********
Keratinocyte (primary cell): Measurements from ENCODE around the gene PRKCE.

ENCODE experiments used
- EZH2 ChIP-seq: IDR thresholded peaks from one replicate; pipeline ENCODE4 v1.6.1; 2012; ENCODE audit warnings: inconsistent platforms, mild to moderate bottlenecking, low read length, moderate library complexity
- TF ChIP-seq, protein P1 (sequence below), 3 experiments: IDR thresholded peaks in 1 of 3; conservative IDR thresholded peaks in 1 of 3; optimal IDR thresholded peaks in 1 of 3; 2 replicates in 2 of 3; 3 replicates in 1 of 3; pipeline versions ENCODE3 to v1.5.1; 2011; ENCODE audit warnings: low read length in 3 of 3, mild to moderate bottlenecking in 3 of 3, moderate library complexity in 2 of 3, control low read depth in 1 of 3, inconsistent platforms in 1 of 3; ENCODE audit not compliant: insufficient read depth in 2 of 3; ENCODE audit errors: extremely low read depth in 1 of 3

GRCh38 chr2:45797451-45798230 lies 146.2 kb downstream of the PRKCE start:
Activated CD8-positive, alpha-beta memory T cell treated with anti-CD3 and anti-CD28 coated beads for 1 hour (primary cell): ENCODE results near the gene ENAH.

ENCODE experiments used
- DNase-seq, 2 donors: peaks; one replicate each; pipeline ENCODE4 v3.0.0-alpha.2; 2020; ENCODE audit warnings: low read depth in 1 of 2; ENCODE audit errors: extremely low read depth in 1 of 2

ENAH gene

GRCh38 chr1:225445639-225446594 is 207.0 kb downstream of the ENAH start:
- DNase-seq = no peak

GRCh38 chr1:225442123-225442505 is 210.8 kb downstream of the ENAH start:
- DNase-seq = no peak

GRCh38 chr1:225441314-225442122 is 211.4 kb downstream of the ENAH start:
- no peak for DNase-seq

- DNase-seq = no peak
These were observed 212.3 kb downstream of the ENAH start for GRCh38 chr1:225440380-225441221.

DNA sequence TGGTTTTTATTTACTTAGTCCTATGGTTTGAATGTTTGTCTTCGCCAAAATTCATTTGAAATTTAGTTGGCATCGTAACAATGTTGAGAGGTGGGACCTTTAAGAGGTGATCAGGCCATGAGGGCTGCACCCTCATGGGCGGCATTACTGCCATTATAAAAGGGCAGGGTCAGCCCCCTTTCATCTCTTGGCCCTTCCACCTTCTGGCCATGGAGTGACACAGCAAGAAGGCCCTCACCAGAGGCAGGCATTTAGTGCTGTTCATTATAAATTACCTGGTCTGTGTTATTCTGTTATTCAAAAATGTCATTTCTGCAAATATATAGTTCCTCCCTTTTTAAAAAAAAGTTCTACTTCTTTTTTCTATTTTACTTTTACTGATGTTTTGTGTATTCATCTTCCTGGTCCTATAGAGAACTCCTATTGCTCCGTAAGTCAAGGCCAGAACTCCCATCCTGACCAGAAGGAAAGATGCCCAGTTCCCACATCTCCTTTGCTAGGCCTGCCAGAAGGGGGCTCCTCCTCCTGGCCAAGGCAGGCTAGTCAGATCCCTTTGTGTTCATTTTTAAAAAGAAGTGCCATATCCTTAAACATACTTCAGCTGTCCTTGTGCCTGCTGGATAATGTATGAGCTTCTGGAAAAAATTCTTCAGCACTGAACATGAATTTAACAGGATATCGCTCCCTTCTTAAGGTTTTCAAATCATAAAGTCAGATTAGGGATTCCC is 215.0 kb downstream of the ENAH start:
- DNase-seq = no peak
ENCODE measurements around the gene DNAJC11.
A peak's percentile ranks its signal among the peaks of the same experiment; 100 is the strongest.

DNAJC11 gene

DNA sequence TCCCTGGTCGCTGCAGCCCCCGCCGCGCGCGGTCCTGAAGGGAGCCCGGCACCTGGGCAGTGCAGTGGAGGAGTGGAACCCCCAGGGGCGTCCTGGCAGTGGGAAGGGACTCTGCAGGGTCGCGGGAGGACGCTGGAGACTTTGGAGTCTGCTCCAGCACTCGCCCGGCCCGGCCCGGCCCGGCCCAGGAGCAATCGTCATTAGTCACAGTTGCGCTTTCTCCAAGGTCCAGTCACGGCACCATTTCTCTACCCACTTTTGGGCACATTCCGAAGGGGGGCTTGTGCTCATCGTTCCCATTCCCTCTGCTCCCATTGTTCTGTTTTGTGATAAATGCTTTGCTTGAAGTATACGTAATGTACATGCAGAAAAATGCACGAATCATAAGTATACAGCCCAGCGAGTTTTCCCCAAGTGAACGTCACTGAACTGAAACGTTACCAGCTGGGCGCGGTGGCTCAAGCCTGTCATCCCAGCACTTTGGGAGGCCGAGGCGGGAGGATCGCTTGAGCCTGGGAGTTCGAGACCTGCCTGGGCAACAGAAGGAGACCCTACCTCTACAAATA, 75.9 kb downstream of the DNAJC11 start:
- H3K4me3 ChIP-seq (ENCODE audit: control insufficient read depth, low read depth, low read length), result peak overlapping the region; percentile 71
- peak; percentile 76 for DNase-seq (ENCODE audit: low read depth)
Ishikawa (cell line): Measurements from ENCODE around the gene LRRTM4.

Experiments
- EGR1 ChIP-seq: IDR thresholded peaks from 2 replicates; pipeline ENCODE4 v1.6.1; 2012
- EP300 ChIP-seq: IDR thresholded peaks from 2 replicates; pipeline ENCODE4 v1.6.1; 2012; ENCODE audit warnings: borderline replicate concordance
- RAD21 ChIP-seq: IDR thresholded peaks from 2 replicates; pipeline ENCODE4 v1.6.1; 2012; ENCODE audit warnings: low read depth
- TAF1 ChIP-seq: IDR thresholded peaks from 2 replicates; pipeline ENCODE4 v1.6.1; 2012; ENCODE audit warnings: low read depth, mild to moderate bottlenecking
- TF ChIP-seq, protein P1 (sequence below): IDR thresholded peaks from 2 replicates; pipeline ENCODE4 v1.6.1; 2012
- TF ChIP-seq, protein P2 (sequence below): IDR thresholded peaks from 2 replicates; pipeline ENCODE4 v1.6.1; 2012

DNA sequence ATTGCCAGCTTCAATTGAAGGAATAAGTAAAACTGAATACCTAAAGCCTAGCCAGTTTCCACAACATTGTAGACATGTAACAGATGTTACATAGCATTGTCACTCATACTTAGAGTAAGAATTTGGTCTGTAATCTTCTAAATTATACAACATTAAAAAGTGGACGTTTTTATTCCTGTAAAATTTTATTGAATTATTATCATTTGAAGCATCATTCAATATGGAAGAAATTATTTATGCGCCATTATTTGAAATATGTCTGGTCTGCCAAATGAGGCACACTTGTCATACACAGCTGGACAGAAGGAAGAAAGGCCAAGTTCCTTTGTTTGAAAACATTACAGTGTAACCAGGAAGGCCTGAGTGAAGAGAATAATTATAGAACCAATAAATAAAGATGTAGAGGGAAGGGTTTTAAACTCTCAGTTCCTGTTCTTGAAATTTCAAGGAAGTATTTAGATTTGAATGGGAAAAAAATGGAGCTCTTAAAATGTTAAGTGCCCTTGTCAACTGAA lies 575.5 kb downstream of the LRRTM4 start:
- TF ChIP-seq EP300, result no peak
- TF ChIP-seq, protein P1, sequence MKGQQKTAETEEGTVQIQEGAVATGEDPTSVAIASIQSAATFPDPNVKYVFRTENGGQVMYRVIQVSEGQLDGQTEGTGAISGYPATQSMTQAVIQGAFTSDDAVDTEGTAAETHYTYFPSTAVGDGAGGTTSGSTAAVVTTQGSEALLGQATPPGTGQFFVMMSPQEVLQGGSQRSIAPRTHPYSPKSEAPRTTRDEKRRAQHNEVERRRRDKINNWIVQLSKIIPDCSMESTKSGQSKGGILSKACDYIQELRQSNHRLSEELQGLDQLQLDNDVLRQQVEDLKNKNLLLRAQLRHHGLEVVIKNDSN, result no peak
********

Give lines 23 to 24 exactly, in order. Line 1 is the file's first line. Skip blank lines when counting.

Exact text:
DNA sequence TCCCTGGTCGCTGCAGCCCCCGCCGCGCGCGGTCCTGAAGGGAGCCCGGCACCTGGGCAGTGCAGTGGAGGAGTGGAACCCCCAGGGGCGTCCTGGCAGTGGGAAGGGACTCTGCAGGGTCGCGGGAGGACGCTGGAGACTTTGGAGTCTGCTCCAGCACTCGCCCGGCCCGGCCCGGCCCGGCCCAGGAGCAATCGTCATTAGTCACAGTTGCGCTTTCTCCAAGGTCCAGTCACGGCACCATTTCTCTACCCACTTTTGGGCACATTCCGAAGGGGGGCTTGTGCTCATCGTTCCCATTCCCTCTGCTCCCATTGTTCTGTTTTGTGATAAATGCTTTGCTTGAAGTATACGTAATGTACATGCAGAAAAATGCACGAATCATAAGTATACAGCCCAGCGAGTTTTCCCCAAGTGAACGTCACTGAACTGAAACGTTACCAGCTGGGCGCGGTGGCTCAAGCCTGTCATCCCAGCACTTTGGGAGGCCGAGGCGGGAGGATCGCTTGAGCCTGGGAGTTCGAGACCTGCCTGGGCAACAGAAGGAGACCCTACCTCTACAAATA, 75.9 kb downstream of the DNAJC11 start:
- H3K4me3 ChIP-seq (ENCODE audit: control insufficient read depth, low read depth, low read length), result peak overlapping the region; percentile 71